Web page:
Hehe, so true.
Quite a funny article, but I am going to assume it is staged. Thanks for the laugh, though!
I guess, as long as he didn’t have anything too pertinent in those accounts, he was right. What was the worst they could? Post things up on his account. Touche reader! I salute you.
I don’t really care who gets into my newspaper blogs, Apple community or Lidl accounts, because they can’t do any damage. Therefore I use identical, insecure, memorable passwords for those.
I can’t remember unmemorable passwords, so need to keep a record of them. The effect is worst when I’m out and about with my iPhone. I can’t even remember my iCloud password (because they’ve made me change it so many times): let alone BT SmartTalk, Telegraph Rewards, Facebook or Google.
Applications frequently require usernames and passwords, especially after software has just been upgraded, which happens once or twice a week with one application or another. If I use a different, gobbledygook one for each, I need to carry a written record of them, which rather defeats the object as I’m carrying both the phone and the list on my person. For that reason I shall never use mobile phone banking.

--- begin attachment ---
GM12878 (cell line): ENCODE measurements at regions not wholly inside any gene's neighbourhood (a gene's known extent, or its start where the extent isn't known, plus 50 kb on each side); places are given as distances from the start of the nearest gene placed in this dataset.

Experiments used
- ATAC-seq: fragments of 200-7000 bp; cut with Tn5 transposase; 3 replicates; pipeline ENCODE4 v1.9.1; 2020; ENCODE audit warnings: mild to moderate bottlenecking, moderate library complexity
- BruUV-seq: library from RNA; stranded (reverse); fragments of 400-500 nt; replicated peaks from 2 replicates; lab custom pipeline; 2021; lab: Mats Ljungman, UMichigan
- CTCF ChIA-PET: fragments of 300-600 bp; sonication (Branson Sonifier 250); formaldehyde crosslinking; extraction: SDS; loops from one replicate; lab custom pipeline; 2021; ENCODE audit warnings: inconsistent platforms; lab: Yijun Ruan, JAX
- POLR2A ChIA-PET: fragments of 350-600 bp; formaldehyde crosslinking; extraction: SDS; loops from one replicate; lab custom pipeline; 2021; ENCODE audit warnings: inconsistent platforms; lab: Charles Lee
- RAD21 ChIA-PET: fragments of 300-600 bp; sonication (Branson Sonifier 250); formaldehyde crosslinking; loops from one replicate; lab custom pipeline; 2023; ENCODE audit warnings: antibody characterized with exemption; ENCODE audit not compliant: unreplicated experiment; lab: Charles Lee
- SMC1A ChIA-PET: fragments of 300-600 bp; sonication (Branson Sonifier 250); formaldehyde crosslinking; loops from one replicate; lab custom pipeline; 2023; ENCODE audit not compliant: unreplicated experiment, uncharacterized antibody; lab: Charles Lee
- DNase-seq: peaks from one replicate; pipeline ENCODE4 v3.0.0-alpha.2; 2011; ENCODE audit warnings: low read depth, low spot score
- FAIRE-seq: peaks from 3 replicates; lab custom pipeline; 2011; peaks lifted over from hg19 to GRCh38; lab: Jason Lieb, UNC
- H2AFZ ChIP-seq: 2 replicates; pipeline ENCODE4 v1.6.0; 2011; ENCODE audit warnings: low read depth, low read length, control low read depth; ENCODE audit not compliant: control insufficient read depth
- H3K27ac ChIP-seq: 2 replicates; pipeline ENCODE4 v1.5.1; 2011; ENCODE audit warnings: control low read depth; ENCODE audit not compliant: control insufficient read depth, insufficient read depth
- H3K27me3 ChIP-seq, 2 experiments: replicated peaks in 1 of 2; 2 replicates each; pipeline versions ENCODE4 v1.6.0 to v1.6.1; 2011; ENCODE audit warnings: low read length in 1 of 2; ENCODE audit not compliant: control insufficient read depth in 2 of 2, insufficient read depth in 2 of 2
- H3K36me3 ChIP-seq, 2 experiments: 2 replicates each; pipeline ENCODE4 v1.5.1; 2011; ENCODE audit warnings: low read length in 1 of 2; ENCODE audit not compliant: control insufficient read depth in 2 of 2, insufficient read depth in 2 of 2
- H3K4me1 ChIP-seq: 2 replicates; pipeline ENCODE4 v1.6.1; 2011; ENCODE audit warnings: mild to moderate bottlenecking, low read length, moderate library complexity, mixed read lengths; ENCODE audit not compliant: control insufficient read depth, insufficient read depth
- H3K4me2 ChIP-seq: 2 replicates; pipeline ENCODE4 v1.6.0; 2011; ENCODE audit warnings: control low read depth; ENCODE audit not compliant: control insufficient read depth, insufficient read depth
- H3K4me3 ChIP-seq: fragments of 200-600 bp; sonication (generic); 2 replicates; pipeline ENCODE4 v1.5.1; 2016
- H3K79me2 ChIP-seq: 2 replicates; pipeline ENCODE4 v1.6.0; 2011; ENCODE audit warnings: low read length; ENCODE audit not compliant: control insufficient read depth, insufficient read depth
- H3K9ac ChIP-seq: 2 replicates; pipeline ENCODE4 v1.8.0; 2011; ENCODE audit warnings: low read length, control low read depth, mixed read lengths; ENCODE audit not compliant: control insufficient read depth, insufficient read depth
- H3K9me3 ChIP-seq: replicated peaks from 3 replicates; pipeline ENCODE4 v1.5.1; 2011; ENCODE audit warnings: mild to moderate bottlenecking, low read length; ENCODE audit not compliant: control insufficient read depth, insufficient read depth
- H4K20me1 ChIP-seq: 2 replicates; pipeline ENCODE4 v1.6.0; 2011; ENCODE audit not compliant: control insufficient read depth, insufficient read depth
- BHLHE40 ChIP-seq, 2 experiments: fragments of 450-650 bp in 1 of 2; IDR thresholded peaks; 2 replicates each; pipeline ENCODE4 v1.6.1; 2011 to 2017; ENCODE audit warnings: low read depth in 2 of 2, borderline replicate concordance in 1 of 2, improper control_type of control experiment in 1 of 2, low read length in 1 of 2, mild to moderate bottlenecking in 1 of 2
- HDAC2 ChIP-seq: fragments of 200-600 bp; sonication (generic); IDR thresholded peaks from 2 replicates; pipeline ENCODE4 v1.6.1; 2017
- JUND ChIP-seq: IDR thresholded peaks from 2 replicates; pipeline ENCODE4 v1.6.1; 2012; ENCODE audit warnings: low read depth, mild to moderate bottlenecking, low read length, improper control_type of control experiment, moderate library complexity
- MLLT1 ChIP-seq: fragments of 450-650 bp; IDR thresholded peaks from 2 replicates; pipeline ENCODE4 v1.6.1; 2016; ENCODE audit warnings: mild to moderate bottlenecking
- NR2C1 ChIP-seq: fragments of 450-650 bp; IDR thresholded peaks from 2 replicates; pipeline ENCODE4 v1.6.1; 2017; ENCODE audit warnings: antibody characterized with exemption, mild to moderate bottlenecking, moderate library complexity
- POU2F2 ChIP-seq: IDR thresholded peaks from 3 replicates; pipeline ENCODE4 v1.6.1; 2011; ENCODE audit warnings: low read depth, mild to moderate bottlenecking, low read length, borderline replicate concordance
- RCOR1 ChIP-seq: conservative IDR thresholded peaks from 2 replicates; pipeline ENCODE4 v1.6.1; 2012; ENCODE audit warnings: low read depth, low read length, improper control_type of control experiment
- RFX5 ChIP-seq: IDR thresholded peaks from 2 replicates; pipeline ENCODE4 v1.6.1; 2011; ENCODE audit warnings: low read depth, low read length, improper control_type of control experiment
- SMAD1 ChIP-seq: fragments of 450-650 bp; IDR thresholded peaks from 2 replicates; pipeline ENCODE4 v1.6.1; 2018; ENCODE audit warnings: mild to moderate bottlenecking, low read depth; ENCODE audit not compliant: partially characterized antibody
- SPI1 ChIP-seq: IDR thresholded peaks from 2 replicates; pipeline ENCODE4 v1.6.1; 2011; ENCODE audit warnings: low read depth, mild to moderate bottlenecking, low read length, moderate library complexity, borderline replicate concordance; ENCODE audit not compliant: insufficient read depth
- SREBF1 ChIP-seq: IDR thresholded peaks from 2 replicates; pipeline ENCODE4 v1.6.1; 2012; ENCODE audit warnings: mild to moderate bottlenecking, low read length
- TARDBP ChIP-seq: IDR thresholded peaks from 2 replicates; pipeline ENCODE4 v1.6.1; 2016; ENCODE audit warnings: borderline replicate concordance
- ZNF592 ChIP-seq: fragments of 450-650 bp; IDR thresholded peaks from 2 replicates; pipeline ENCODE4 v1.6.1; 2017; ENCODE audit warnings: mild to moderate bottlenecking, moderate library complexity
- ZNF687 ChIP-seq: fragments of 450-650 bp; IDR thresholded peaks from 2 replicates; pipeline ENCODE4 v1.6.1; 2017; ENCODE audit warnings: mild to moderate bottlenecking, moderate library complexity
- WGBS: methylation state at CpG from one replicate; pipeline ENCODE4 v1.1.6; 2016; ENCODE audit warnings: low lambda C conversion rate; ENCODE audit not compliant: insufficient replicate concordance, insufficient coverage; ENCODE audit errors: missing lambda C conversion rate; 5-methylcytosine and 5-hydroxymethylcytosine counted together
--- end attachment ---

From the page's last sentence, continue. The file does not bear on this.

You ought to care who masquerades as you online.
Even if it’s just to stop your friends getting hit by crooked messages apparently from you that they are more likely to trust.
been on the interwebs since the beginning of time and only have 1 email account that i use. I’m anti-social media, never used it never will. it’s all just crap wrapped in pretty paper. it’s sad to see all the sheeple flocking to them. if you use them you’ve given them control over your life. it’s drug and you’re all addicted to it. what are you going to do when the power goes out, and you can’t post your pinterest pic of your favorite can of beans because there’s no electricity to use your microwave to heat them up? you’ve all been bamboozled and you don’t know it. silly humans.
Tinned beans are generally precooked, so you can eat them without electricity! Of course, you won’t be able to open the tin, because your electric can-opener won’t work, but it’s the thought that counts 🙂
Don’t most electric can openers run off batteries?
And if there’s still power to the mobile network (Likely, due to their backup generators, at least for a short while) then you can even still upload the photo using your pocket stalker. Yay! Post apocalypse food photos! 🙂